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Best Pract Res Clin Rheumatol. 2009 Aug;23(4):495-506. doi: 10.1016/j.berh.2009.04.003.

Lupus arthritis.

Author information

1
Division of Rheumatology, Department of Medicine, David Geffen School of Medicine, UCLA, 1000 Veteran Ave Rm 32-59, Los Angeles, CA 90095, USA. jgrossman@mednet.ucla.edu

Abstract

Arthritis in systemic lupus erythematosus (SLE) is one of the most common disease manifestations. Nearly all joints can be affected by SLE, but hand and knee involvement are the most typical. Periarticular structures can be inflamed leading to tendonitis, tenosynovitis and tendon rupture. Avascular necrosis (AVN) also occurs causing joint pain and disability, typically in larger joints such as the hip and knee. This article addresses the clinical features of arthritis in lupus and an approach to the differential diagnosis. Treatment strategies include nonsteroidal anti-inflammatories, corticosteroids, anti-malarials and a variety of immunosuppressive medications.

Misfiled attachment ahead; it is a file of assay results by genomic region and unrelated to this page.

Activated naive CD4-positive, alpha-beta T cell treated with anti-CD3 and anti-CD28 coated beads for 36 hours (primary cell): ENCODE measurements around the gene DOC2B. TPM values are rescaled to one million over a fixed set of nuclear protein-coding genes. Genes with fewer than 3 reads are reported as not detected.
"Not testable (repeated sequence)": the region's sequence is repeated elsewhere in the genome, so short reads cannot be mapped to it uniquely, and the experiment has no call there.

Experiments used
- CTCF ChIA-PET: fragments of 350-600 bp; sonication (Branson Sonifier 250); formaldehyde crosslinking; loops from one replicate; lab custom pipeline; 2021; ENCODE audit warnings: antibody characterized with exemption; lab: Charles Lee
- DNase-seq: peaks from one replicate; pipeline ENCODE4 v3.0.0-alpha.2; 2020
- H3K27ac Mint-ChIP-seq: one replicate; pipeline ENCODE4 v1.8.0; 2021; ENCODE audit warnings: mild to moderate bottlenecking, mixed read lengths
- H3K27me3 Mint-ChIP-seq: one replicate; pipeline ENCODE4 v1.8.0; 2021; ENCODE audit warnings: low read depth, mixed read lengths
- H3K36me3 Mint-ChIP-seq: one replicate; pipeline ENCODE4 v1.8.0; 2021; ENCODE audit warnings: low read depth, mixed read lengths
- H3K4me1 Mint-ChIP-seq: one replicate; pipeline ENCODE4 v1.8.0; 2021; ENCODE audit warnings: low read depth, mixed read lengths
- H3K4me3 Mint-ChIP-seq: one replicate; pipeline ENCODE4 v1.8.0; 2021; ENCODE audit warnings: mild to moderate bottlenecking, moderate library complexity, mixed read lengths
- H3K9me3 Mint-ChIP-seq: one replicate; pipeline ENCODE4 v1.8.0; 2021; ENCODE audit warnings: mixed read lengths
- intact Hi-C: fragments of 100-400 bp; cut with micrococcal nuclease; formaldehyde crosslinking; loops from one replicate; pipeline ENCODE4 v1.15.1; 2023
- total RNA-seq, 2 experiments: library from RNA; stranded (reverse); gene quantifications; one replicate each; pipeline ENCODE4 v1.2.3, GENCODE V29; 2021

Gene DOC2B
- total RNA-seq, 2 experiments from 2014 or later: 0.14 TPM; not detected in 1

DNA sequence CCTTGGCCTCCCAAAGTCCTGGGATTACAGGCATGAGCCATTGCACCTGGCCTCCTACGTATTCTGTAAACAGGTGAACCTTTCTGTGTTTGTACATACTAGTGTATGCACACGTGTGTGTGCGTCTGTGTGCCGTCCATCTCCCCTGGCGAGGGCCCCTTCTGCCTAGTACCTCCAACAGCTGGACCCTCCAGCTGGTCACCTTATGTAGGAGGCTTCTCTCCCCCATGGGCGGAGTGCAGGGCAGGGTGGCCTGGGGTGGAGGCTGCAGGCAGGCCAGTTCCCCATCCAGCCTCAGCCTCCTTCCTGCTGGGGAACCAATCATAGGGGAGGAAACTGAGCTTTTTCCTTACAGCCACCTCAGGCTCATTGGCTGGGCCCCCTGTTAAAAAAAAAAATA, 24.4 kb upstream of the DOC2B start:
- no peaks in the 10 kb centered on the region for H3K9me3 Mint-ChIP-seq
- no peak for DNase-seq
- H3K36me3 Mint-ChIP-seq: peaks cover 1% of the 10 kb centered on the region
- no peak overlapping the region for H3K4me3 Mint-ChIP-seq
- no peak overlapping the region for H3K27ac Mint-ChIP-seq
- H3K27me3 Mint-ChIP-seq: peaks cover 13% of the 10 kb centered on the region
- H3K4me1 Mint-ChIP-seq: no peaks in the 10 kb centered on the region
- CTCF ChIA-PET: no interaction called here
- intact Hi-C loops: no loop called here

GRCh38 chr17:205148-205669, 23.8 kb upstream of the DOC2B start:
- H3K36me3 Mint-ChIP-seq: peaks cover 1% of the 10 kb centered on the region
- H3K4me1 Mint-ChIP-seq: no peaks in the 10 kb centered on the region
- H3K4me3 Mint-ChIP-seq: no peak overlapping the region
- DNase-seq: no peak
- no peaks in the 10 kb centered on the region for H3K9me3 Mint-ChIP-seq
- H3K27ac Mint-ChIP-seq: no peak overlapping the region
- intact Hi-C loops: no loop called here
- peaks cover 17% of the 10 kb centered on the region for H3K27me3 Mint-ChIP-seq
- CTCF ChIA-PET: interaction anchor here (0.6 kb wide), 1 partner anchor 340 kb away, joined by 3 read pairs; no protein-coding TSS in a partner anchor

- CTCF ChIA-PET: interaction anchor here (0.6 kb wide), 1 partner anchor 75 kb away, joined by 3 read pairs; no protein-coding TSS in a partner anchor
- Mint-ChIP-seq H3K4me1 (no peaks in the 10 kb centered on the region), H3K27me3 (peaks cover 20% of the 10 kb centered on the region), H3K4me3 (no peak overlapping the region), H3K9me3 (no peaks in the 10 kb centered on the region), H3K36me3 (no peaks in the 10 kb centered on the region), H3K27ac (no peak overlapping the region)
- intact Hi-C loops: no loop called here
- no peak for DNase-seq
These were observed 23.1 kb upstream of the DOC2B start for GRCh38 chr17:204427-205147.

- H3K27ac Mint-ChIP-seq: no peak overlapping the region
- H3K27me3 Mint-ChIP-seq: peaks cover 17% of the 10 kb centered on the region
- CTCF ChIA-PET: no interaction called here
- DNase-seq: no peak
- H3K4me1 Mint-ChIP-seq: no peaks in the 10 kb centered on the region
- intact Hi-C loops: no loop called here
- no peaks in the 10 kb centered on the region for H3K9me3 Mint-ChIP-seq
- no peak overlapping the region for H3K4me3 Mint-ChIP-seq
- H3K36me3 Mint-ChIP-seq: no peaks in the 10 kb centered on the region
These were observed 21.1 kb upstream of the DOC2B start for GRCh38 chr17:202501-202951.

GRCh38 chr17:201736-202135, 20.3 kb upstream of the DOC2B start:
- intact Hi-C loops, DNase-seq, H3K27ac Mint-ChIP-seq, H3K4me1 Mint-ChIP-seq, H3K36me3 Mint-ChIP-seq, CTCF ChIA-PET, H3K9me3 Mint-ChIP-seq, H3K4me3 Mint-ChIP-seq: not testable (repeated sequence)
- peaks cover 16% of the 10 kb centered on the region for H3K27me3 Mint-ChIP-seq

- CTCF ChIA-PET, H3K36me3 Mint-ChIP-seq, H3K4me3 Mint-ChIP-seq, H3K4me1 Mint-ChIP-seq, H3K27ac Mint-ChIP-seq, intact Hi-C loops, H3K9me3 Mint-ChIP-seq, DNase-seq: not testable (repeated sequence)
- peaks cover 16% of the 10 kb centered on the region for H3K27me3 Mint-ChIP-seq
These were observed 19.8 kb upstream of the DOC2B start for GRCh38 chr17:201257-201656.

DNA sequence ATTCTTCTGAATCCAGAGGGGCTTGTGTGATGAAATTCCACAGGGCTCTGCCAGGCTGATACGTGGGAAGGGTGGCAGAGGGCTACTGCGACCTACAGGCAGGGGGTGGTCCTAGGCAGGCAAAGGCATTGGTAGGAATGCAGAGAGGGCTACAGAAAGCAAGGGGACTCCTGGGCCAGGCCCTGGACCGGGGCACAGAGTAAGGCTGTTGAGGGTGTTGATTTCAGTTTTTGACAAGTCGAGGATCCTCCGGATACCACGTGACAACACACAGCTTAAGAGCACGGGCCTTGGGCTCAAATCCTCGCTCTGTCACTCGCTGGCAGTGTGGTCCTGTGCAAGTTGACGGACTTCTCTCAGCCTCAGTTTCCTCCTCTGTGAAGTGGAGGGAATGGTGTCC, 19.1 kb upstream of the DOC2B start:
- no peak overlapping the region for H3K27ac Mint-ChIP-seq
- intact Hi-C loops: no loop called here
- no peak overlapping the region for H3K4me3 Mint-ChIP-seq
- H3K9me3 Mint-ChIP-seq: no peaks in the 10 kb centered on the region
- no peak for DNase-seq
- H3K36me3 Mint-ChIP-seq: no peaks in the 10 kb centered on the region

PMID:
19591780
DOI:
10.1016/j.berh.2009.04.003
[Indexed for MEDLINE]

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